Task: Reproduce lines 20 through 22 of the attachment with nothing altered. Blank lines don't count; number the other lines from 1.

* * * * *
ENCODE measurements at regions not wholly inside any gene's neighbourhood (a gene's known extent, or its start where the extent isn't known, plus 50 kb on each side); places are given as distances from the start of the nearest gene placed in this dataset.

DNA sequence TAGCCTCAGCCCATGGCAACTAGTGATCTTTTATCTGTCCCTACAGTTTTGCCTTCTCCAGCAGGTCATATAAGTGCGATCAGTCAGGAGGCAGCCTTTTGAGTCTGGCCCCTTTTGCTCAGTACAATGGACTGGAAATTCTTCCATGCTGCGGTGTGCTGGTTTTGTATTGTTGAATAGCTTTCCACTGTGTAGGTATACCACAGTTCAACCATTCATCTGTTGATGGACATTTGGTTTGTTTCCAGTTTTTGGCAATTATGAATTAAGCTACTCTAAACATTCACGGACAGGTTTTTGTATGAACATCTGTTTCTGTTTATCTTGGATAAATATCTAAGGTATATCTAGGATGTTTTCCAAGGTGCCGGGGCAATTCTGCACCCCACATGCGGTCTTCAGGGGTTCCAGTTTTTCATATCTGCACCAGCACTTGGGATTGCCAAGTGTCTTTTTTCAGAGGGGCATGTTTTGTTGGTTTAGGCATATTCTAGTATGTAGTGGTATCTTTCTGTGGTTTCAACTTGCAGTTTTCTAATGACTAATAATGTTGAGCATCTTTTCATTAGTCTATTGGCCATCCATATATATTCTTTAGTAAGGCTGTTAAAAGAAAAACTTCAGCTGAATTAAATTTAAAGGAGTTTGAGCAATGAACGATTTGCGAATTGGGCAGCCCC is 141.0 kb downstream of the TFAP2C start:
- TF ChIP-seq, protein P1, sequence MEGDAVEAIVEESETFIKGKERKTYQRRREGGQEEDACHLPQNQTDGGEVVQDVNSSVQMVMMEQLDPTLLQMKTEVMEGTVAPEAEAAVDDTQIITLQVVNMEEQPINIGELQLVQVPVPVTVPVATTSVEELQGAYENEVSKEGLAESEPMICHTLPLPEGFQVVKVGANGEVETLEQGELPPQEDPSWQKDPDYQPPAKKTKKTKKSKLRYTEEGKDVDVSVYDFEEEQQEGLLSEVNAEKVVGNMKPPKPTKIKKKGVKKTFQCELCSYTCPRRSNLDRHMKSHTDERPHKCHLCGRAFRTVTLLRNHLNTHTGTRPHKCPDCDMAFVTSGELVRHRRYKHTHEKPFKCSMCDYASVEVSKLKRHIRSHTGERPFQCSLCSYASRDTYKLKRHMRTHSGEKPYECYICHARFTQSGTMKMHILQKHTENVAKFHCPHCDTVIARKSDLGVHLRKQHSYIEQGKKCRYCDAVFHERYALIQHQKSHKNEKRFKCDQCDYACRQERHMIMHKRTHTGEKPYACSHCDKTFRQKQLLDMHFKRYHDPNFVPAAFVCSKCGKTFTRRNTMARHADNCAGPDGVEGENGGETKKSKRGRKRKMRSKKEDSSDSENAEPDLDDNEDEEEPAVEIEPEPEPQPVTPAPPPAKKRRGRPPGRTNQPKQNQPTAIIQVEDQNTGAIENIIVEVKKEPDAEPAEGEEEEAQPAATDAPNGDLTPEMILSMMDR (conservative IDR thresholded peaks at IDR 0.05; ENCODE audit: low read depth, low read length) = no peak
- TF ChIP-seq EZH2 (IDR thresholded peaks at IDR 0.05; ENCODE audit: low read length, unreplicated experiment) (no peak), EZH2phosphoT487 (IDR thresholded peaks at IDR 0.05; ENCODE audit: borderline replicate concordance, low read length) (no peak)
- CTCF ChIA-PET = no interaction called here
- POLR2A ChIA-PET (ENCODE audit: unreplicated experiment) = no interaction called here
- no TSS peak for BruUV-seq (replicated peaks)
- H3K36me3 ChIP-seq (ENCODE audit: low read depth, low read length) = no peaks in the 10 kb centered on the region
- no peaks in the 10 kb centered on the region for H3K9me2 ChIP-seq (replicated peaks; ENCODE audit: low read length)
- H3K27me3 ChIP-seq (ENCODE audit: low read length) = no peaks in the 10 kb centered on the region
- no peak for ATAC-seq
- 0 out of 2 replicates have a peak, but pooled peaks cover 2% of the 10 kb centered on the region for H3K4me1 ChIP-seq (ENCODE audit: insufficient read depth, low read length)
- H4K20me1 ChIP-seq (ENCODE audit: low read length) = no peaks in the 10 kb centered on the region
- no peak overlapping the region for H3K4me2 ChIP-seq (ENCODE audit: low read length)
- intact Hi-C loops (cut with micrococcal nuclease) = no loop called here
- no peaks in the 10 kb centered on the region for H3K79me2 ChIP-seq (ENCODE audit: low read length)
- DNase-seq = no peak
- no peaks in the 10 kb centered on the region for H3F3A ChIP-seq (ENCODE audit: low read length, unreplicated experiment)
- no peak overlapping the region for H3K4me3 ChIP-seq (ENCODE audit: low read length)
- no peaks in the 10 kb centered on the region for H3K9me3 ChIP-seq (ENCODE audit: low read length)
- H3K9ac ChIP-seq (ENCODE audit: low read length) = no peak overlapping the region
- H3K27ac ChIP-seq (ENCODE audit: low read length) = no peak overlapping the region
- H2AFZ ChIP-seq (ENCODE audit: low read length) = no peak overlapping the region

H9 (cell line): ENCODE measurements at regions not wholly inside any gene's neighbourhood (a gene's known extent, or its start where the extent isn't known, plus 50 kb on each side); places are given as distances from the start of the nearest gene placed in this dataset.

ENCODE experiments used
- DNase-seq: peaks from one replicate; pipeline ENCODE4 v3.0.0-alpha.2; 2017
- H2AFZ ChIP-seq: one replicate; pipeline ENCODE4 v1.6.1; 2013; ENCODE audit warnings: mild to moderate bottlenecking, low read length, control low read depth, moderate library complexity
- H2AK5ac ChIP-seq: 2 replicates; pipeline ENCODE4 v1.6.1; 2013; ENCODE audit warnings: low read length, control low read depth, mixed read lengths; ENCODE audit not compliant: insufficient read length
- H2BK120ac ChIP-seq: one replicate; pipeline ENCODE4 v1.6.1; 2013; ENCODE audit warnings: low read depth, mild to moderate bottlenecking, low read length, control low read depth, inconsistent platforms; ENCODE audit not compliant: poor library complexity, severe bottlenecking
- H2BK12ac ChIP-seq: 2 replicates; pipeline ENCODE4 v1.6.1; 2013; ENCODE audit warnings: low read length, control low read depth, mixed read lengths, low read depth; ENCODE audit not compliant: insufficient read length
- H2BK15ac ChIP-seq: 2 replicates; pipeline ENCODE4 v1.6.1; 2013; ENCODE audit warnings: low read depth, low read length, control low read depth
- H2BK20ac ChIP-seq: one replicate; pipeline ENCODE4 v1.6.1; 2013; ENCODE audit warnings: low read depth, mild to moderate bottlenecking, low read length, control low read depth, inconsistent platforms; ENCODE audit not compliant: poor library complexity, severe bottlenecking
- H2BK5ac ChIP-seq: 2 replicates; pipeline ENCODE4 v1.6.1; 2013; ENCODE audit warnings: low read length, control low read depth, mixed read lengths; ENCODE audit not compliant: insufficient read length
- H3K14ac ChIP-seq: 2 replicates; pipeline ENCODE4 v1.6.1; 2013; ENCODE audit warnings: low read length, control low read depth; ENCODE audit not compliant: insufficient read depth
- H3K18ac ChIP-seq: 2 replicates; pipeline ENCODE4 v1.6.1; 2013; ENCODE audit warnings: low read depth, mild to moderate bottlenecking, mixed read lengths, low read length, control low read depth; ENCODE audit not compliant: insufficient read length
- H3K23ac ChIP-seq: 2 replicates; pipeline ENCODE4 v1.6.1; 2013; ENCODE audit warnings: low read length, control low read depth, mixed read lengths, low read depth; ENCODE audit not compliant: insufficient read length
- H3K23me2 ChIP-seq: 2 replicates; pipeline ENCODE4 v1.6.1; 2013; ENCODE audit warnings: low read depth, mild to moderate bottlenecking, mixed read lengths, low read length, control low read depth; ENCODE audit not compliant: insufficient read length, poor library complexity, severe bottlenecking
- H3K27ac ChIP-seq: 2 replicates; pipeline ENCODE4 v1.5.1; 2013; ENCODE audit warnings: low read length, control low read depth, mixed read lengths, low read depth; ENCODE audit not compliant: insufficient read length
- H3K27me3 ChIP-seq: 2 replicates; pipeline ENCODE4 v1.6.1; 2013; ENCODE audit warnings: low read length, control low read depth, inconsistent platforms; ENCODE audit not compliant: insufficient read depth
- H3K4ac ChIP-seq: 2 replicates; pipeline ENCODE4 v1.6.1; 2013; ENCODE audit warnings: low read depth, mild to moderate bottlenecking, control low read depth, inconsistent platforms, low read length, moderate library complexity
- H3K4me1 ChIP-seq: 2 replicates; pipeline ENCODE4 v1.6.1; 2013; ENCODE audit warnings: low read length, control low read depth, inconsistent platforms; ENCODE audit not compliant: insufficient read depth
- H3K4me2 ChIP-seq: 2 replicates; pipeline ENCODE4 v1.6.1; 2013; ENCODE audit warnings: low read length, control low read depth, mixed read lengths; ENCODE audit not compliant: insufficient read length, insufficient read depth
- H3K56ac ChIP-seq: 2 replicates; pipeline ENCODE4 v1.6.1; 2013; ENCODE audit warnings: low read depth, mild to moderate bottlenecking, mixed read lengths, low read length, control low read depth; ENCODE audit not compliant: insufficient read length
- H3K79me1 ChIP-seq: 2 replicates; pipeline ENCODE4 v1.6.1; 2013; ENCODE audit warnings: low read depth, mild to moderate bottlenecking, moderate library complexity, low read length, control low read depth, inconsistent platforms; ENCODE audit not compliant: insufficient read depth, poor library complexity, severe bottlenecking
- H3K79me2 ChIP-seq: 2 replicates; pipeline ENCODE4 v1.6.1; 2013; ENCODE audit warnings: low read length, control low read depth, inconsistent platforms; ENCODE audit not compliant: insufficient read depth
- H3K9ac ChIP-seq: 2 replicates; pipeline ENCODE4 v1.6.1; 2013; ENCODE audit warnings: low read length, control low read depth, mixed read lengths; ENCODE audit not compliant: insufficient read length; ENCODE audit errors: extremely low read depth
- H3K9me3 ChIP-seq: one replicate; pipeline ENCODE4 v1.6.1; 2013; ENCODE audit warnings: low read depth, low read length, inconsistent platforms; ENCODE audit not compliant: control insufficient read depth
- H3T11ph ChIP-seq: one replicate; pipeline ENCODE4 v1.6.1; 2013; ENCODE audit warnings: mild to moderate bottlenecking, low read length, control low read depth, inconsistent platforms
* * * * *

- no peaks in the 10 kb centered on the region for H3K9me3 ChIP-seq (ENCODE audit: low read length)
- H3K9ac ChIP-seq (ENCODE audit: low read length) = no peak overlapping the region
- H3K27ac ChIP-seq (ENCODE audit: low read length) = no peak overlapping the region